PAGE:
Complaining that the Olympic movement is still ignoring their pain, Israelis marked the 40th anniversary of the Munich massacre on Sunday with a modest service in the atrium of a London apartment block.
Prayers were read for the 11 murdered Israelis, wreaths were laid for them and a plaque unveiled about four miles (six kilometers) from the Olympic Stadium.
However, there will be no minute of silence for them at Friday's opening ceremony.
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"The International Olympic Committee have a moral commitment to commemorate the 11 athletes, coaches and referees," Israeli Olympic Committee secretary general Efraim Zinger said. "Not because they were Israelis, but because they were Olympians and were murdered during the Olympic Games.
"It's been 40 years since that dreadful day and I hope that the day will come that the IOC will recognize all 11 athletes as victims and find the proper way to commemorate their memory."
IOC President Jacques Rogge reiterated Saturday that the opening ceremony was not an appropriate arena to remember the dead despite pressure from politicians in the United States, Israel and Germany.
In talks over several years with Israeli officials, the IOC has not been able to agree to a suitable way of remembering the slain athletes at each game, according to Zinger.
"The frustrating fact is that until now, none of the alternative ways to commemorate was practiced," Zinger said.
Rogge does plan to honor the dead at a reception in London during the games on Aug. 6. IOC officials will also attend a ceremony in Germany on the anniversary of the attack on Sept. 5 at the military airfield of Furstenfeldbruck, where most of the Israelis died.
The tranquility of the Munich Games was shattered in the second week when eight members of the Black September militant group penetrated the laxly secured Olympic Village and took Israeli team members hostage. A day later, all 11 were dead.
Ben Helfgott, who was at the 1972 Olympics, said at Sunday's commemorations that the memorial service immediately after the massacre was "trivialized" because the murders of the competitors was equated with the deaths of the terrorists.
In front of a tightly packed audience featuring a relative of one victim, London Mayor Boris Johnson recalled watching the events unfold as an 8-year-old child in England.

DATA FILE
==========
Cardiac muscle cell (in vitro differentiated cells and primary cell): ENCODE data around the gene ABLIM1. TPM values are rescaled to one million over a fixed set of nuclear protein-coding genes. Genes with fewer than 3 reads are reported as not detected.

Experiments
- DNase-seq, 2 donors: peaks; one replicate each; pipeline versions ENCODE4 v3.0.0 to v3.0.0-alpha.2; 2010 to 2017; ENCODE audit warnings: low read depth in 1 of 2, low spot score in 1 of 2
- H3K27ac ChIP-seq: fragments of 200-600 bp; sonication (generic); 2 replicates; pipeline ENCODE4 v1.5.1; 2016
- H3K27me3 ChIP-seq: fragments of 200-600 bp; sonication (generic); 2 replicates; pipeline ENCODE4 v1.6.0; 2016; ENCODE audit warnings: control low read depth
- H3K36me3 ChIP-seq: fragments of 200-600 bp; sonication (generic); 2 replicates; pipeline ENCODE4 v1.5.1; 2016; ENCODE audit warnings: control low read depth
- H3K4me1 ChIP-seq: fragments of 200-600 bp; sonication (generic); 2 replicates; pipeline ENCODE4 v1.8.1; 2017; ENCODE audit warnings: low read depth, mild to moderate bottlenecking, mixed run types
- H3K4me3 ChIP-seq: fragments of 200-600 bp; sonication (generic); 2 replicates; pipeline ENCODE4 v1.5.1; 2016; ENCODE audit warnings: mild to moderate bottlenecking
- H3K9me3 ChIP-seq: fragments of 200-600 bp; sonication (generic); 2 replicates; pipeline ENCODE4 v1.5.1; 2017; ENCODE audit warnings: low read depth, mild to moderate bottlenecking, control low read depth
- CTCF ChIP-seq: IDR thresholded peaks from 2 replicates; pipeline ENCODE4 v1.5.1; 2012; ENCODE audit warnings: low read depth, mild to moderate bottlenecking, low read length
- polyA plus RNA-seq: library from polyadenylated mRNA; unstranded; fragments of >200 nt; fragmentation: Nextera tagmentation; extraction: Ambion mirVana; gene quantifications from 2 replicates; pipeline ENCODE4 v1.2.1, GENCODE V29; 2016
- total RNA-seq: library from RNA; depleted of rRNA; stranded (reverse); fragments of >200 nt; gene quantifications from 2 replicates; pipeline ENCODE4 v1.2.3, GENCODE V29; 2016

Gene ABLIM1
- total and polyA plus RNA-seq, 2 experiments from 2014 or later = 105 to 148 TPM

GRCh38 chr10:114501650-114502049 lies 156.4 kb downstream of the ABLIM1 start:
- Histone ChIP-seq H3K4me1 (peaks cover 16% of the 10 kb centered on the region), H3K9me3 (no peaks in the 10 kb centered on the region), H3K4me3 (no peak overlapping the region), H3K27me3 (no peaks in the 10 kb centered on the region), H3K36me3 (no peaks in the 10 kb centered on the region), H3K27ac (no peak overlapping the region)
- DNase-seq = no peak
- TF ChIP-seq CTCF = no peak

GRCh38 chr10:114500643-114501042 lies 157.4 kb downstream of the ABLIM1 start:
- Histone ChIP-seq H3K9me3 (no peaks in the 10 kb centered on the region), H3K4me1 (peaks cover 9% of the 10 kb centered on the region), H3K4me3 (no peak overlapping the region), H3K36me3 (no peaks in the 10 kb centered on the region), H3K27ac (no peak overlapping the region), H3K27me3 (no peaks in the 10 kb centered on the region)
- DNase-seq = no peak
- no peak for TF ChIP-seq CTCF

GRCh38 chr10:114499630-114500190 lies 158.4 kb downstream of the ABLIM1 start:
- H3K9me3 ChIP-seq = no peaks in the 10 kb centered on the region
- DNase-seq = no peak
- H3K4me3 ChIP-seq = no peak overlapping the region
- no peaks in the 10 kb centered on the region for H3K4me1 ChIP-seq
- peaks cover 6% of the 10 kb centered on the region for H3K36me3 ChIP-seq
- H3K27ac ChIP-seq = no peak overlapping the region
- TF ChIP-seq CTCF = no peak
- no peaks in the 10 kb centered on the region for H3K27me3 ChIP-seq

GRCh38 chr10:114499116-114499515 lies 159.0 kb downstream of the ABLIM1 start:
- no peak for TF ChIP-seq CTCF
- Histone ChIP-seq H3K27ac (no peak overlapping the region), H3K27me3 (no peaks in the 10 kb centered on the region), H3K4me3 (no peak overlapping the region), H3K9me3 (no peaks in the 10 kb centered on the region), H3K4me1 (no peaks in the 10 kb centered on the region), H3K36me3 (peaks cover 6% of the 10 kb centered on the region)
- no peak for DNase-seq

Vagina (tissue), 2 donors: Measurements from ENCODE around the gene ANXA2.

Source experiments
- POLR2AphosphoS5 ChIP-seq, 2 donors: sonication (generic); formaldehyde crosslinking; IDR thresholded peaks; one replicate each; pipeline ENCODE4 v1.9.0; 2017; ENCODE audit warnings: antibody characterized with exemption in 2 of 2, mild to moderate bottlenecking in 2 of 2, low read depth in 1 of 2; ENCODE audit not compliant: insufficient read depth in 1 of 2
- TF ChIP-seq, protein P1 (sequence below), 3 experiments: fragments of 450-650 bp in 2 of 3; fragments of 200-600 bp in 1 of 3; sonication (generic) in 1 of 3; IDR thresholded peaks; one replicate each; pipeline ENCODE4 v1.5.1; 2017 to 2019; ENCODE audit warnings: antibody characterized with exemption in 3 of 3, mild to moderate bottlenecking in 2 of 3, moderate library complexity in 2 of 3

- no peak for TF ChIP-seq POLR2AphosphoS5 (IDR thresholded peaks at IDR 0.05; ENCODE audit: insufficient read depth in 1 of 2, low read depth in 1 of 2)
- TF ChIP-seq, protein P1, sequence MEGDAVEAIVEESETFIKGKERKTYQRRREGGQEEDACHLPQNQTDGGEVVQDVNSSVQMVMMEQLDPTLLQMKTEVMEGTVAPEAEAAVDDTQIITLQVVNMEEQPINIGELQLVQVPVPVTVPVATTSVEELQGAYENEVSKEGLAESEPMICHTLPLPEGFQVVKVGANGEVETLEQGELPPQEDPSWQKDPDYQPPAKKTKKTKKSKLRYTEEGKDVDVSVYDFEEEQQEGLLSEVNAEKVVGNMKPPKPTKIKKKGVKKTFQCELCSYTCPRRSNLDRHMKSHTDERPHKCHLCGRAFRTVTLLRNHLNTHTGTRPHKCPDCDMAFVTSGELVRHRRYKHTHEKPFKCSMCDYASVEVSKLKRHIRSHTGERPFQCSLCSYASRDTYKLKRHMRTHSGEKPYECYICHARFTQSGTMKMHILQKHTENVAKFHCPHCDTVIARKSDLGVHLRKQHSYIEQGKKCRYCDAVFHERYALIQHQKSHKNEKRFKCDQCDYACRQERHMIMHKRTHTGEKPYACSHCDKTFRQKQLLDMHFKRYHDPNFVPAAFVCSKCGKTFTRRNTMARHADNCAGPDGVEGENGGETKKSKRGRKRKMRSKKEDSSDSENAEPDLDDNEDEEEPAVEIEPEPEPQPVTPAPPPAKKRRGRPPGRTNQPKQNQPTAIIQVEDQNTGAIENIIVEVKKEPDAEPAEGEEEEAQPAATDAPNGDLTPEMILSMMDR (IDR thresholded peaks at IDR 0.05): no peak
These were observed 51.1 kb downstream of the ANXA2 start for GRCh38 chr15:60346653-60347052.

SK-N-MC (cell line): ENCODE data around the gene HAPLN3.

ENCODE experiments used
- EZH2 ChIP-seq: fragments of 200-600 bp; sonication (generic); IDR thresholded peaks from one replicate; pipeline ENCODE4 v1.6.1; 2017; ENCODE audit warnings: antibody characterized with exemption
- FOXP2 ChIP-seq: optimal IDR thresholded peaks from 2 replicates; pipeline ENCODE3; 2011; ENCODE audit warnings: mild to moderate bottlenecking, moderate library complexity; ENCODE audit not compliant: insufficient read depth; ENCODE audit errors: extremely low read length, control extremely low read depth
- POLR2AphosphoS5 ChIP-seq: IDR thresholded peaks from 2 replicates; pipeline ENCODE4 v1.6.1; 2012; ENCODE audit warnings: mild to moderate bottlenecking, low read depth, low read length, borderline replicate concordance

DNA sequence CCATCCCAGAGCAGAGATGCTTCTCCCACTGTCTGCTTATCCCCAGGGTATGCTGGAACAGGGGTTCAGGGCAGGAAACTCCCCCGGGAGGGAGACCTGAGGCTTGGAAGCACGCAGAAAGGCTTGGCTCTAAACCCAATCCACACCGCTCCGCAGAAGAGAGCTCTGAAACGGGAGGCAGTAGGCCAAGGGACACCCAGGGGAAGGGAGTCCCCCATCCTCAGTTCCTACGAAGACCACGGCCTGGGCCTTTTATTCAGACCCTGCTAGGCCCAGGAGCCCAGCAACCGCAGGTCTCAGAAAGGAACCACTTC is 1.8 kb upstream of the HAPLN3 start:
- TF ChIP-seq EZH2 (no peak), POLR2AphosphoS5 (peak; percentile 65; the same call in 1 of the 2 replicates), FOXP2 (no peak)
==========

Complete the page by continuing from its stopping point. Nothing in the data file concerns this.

"What sticks in my mind is that sense of sacrilege and a feeling of horror that the world's greatest sporting event should suffer such an attack, and that an attack should be mounted against people who had been training for what should have been the greatest event in their lives," Johnson said. "And I think the world watched with a sense of numb disbelief as those events unfolded because sport should transcend politics.
"It should bring out the best in the human race. It should draw people together in admiration for achievement and for effort. And yet some people chose to profane that great celebration and to cut short the lives of 11 innocent (people)."
Johnson said he hoped the Olympics, which run until Aug. 12, are only remembered for sporting endeavors and that athletes of all faiths are able to "unite in a city that unites the world."
But the games are starting against a backdrop of security fears surrounding the Israeli delegation, featuring 38 athletes.
Israel is on the alert for plots targeting its citizens overseas after five Israelis vacationing in Bulgaria were killed in a suicide bombing last week, Israeli Prime Minister Benjamin Netanyahu said on Sunday.
"Unfortunately we are part of a very distinguished list of countries" whose teams are susceptible to attack, Zinger said. "We have to live with it."